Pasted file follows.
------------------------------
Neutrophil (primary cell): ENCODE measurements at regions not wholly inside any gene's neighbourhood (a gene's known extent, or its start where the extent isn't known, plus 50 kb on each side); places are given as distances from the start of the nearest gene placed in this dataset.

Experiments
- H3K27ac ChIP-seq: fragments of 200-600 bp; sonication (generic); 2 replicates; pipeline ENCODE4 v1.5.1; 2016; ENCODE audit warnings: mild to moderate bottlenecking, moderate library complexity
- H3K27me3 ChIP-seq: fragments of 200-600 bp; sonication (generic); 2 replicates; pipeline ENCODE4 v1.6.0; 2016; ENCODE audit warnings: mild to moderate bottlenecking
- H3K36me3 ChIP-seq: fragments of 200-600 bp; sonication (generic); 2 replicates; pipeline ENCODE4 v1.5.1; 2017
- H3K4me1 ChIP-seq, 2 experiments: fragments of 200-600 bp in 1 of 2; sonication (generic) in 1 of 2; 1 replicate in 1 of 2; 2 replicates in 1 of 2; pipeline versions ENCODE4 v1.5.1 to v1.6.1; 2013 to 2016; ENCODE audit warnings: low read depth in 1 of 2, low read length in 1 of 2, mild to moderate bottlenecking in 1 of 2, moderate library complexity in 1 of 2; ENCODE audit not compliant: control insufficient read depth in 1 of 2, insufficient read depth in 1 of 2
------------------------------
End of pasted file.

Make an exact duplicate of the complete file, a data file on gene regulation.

Neutrophil (primary cell): ENCODE measurements at regions not wholly inside any gene's neighbourhood (a gene's known extent, or its start where the extent isn't known, plus 50 kb on each side); places are given as distances from the start of the nearest gene placed in this dataset.

Experiments
- H3K27ac ChIP-seq: fragments of 200-600 bp; sonication (generic); 2 replicates; pipeline ENCODE4 v1.5.1; 2016; ENCODE audit warnings: mild to moderate bottlenecking, moderate library complexity
- H3K27me3 ChIP-seq: fragments of 200-600 bp; sonication (generic); 2 replicates; pipeline ENCODE4 v1.6.0; 2016; ENCODE audit warnings: mild to moderate bottlenecking
- H3K36me3 ChIP-seq: fragments of 200-600 bp; sonication (generic); 2 replicates; pipeline ENCODE4 v1.5.1; 2017
- H3K4me1 ChIP-seq, 2 experiments: fragments of 200-600 bp in 1 of 2; sonication (generic) in 1 of 2; 1 replicate in 1 of 2; 2 replicates in 1 of 2; pipeline versions ENCODE4 v1.5.1 to v1.6.1; 2013 to 2016; ENCODE audit warnings: low read depth in 1 of 2, low read length in 1 of 2, mild to moderate bottlenecking in 1 of 2, moderate library complexity in 1 of 2; ENCODE audit not compliant: control insufficient read depth in 1 of 2, insufficient read depth in 1 of 2